- How old do I need to be to enroll?
- What are placement assessments?
- What documentation is required at placement assessment?
- What do my assessment scores (CASAS) mean?
- What is orientation?
- How much does it cost?
- When do classes start?
- Can I do it all online?
- What are post-assessments?
- What are the Official Practice Tests (OPT’s)
- What do I need to do to complete my HiSET?
- When is the graduation ceremony?
- Where can I obtain a copy of my diploma and transcript?
- What are the High School Equivalency College Scholarships?
- Special Accommodations
You must be within three months of your 17th birthday to enroll in the program. (Exception: Individuals who are court ordered to attend HSE courses may enroll any time after their 16th birthday.)
The assessments, in reading and math, are used to determine your placement in the program by identifying your specific academic needs.
- Photo identification
- Social Security Number
17 & 18 year olds will need:
Drop slip or letter of non-enrollment from the last high school attended
17 year olds will also need:
Parent or guardian (to sign permission form)
The CASAS assessment scores are placement scores within the program and determine the class. To get a sense of what the scores mean, please see this chart from CASAS.
Orientation is an essential experience for new students. It is designed to provide students with an in-depth understanding of the High School Equivalency (HSE) program.
- Registration is free.
- $53.75 testing fee paid to HiSET when you are ready to begin testing. This covers all five exams (low income students may apply for assistance with testing fees).
- Diploma fee is free for the first copy of your HSE diploma, verification letter or
transcripts. Requests can be submitted once all HiSET scores are confirmed.
See Academic Calendar.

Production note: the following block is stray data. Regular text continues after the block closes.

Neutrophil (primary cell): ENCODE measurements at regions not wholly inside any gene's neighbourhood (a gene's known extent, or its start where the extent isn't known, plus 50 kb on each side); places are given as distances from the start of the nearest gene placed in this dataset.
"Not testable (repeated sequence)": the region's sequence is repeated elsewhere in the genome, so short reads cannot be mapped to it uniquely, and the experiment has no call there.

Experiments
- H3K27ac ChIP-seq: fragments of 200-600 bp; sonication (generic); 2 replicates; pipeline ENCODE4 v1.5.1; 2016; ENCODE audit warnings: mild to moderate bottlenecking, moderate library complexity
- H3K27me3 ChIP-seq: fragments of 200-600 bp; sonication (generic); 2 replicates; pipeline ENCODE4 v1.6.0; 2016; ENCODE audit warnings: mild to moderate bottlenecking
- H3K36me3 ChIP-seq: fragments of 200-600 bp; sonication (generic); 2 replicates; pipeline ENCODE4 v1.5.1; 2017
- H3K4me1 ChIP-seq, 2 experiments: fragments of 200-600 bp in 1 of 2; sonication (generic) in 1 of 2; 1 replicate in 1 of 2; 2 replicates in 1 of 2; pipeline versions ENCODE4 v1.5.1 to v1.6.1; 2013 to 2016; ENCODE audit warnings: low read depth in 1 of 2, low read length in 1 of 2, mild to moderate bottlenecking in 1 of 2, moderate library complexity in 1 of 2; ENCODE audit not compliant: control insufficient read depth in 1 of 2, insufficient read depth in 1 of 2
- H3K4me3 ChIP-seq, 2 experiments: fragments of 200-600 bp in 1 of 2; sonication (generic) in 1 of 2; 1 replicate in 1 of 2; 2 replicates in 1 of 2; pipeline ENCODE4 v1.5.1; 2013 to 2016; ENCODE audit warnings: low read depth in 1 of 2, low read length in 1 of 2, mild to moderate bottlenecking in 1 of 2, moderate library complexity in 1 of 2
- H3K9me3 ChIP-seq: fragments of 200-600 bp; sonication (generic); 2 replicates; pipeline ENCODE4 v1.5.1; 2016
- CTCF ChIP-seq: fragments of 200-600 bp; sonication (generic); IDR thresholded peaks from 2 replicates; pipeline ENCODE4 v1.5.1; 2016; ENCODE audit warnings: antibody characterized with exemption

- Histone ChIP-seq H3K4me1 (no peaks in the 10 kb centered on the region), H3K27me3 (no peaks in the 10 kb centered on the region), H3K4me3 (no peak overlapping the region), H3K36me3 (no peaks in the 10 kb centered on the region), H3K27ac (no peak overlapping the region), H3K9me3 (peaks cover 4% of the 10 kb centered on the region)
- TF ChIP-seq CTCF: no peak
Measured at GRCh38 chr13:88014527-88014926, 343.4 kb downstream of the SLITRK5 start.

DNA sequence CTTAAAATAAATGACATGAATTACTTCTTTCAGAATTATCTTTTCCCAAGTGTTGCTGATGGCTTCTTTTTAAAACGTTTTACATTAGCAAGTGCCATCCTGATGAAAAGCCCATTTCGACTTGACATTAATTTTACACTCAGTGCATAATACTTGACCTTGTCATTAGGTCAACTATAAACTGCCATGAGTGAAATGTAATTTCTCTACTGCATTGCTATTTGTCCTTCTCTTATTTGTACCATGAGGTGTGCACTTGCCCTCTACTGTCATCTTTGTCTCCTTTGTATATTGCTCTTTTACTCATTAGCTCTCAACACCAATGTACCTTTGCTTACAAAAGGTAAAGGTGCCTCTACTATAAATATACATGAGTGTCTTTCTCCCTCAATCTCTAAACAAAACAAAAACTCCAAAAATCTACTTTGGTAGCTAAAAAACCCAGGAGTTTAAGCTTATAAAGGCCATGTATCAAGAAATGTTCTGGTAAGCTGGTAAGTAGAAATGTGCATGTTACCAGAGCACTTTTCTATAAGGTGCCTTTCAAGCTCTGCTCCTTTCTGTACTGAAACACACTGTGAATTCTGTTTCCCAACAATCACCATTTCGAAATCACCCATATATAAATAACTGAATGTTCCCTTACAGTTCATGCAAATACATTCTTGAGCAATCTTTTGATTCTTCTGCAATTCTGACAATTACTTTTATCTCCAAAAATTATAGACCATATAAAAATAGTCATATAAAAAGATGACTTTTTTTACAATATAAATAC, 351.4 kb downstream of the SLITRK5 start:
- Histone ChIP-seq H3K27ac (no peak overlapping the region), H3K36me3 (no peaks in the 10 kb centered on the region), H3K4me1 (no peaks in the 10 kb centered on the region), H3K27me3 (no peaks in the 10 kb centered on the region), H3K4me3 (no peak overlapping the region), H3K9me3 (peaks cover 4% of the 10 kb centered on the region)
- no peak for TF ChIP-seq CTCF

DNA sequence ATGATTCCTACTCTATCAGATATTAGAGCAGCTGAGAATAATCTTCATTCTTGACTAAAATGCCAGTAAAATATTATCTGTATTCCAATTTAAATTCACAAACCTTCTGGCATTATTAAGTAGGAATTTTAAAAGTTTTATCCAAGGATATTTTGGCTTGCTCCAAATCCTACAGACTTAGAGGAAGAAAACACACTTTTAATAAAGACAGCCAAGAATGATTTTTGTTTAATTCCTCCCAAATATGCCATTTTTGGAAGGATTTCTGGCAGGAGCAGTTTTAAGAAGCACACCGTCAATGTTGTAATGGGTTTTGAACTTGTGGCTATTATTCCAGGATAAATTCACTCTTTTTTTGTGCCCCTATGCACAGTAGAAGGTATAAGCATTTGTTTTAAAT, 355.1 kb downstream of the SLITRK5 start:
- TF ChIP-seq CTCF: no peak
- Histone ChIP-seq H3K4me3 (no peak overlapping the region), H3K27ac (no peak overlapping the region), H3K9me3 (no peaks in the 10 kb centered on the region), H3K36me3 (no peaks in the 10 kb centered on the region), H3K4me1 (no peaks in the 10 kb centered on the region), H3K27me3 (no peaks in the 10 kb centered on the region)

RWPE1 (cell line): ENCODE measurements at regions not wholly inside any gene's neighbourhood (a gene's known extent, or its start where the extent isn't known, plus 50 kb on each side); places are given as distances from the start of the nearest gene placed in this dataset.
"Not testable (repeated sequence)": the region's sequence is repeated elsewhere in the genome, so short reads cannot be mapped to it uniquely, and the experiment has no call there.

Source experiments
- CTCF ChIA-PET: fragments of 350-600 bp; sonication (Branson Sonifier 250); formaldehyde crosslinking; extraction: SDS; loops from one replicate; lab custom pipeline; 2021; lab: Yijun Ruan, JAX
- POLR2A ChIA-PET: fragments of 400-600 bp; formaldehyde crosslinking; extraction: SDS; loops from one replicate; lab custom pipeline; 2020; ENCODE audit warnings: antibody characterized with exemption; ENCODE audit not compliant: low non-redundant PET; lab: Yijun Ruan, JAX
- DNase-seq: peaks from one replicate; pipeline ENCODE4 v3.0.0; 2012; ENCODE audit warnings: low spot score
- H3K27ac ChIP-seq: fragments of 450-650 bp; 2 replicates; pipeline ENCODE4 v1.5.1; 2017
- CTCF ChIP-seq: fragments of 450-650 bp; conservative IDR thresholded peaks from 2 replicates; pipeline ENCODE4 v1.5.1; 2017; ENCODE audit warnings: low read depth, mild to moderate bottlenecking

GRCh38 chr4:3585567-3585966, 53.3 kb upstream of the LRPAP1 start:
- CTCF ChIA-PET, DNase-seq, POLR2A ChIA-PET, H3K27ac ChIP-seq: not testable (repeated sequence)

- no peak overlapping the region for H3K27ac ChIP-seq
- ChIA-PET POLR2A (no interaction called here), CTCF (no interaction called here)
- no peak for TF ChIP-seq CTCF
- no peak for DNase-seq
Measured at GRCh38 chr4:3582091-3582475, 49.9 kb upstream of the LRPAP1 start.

No. We offer online resources such as Khan Academy and EdReady to supplement what you are learning in class, but these are not meant to be stand-alone programs.
Post-assessments scores will determine your progress through the program and towards your learning goals.
These assessments are required prior to taking the official High School Equivalency Test (HiSET)
Complete the HiSET assessment for each of the five subject areas: Math, Writing, Reading, Social Studies and Science.
The Adult Education program hosts graduation ceremonies for each campus at the end of the program year, typically in June. All students who have successfully completed their High School Equivalency Test are welcome to participate and to invite their friends and family.
Individuals may request High School Equivalency transcripts, verification letter or diploma. To submit a request, please go to DiplomaSender
Through the generosity of the EICC and college foundations, all students who receive their High School Equivalency Diploma from any of the Eastern Iowa Community Colleges will be given a voucher equivalent to three credit hours at Clinton, Muscatine or Scott Community College. The scholarship may be used toward a course in a degree program or for non-credit certificate coursework. Graduates have up to two years from the date of completion to use their scholarship.
To request accommodations for test day, visit the HiSET Website or contact the Adult Education program and ask to speak with the HSE Career Navigator at your local campus.
Students in need of accommodations for access to instruction may request services from the Assistant Dean at their location.
Eastern Iowa Community Colleges ensures that its programs, activities, and services are in compliance with access provisions of state and federal civil rights legislation for persons with disabilities. The Americans with Disability Act (ADA) defines a person with a disability as any person who has a record of, or is regarded as having, a physical or mental impairment that substantially limits one or more major life activity. An “otherwise qualified individual with a disability” is a person who, with or without reasonable accommodations, can meet the essential program or course requirements.
District policy calls for reasonable accommodation to be made for otherwise qualified individuals with disabilities on an individualized basis. It is, however, the responsibility of the student to seek available assistance at each college, to make his/her needs known, and to provide current documentation of disability. Students with disabilities may use a variety of services or reasonable accommodations intended to reduce the effects that a disability may have on their performance in an academic setting. Services do not lower course standards or alter program requirements but instead give students a better chance to demonstrate their academic abilities.